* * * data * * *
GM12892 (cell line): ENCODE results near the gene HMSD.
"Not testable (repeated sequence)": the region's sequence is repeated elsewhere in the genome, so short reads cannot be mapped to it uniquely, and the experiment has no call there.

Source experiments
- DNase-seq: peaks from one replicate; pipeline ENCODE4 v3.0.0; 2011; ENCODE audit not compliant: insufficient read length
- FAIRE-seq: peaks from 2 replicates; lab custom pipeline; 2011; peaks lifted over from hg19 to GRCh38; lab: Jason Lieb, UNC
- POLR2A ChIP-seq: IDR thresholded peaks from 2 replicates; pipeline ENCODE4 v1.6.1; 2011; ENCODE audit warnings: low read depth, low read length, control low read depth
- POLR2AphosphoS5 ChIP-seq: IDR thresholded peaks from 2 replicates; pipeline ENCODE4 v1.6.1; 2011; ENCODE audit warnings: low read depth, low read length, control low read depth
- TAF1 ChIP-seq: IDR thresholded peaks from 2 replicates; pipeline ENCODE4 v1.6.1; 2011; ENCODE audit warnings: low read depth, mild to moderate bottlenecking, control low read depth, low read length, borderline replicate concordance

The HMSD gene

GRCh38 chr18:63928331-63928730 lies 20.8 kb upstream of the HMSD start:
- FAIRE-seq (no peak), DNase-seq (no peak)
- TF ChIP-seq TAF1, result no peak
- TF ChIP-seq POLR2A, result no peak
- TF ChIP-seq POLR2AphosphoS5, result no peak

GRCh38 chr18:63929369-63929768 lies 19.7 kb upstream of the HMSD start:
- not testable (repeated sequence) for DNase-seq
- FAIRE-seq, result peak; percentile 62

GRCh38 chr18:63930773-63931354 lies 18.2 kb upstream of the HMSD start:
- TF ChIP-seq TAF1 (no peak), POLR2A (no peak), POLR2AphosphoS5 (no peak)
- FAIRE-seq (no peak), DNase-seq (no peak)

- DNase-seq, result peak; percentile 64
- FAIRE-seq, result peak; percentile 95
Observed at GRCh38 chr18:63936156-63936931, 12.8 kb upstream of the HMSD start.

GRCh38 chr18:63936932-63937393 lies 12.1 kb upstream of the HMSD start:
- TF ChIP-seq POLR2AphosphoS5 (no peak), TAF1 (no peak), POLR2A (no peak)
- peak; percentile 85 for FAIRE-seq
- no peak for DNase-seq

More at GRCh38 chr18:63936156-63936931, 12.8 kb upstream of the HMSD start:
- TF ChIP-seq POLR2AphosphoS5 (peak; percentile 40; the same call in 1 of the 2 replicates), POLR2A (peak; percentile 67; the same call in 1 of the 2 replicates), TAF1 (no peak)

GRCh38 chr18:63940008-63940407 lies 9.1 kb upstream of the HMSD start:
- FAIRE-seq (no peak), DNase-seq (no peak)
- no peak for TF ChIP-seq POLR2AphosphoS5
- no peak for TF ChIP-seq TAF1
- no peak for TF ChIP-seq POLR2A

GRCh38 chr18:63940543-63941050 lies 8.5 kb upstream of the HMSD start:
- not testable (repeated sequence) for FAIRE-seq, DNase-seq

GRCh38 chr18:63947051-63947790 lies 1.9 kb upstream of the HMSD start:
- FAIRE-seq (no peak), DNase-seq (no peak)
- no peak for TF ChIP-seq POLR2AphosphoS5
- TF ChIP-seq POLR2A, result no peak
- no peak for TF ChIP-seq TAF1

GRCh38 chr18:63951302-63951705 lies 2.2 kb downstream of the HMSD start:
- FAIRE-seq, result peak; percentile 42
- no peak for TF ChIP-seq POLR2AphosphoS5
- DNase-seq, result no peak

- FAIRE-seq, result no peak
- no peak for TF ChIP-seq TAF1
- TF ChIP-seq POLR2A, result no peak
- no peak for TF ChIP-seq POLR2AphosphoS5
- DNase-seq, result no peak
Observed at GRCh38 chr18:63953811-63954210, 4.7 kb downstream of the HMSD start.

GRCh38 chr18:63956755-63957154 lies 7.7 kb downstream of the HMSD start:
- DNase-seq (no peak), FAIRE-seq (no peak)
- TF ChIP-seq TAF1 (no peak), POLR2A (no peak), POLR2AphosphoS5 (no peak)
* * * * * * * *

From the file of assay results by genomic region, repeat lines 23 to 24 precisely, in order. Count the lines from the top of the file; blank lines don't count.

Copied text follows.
Observed at GRCh38 chr18:63936156-63936931, 12.8 kb upstream of the HMSD start.

GRCh38 chr18:63936932-63937393 lies 12.1 kb upstream of the HMSD start: